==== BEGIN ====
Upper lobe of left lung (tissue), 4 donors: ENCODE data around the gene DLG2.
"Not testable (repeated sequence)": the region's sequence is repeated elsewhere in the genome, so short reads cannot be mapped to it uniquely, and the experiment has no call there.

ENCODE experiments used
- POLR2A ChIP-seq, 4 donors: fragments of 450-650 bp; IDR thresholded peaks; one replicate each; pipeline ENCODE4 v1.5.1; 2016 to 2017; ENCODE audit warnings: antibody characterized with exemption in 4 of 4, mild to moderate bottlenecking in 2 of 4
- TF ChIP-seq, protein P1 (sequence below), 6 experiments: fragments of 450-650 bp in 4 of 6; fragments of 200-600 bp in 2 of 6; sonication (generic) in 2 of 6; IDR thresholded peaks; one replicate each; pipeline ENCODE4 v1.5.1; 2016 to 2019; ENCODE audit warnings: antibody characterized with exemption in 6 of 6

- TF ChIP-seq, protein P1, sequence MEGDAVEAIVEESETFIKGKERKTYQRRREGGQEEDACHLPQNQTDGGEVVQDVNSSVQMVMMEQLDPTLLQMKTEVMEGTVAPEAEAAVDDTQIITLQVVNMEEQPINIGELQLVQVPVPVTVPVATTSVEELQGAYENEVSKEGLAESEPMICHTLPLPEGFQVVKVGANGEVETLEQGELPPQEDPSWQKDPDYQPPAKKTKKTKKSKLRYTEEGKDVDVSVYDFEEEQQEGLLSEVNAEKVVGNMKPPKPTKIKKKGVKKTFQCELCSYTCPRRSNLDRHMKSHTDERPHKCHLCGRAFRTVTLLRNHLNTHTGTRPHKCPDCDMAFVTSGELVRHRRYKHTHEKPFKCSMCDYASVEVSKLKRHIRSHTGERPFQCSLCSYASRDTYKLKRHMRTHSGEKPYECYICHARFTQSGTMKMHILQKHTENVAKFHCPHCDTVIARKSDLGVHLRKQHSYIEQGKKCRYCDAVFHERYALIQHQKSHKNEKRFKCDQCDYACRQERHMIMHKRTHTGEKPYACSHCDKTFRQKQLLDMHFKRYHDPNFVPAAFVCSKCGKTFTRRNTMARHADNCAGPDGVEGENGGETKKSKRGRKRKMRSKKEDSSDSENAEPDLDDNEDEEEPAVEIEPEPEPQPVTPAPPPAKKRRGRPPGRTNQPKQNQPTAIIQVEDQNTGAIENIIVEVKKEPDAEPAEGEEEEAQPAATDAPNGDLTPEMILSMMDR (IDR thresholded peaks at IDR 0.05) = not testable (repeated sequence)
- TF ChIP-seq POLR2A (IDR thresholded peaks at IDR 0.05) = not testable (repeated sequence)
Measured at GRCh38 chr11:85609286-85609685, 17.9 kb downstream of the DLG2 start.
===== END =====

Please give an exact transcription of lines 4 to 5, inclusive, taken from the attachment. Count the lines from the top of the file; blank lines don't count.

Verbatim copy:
- POLR2A ChIP-seq, 4 donors: fragments of 450-650 bp; IDR thresholded peaks; one replicate each; pipeline ENCODE4 v1.5.1; 2016 to 2017; ENCODE audit warnings: antibody characterized with exemption in 4 of 4, mild to moderate bottlenecking in 2 of 4
- TF ChIP-seq, protein P1 (sequence below), 6 experiments: fragments of 450-650 bp in 4 of 6; fragments of 200-600 bp in 2 of 6; sonication (generic) in 2 of 6; IDR thresholded peaks; one replicate each; pipeline ENCODE4 v1.5.1; 2016 to 2019; ENCODE audit warnings: antibody characterized with exemption in 6 of 6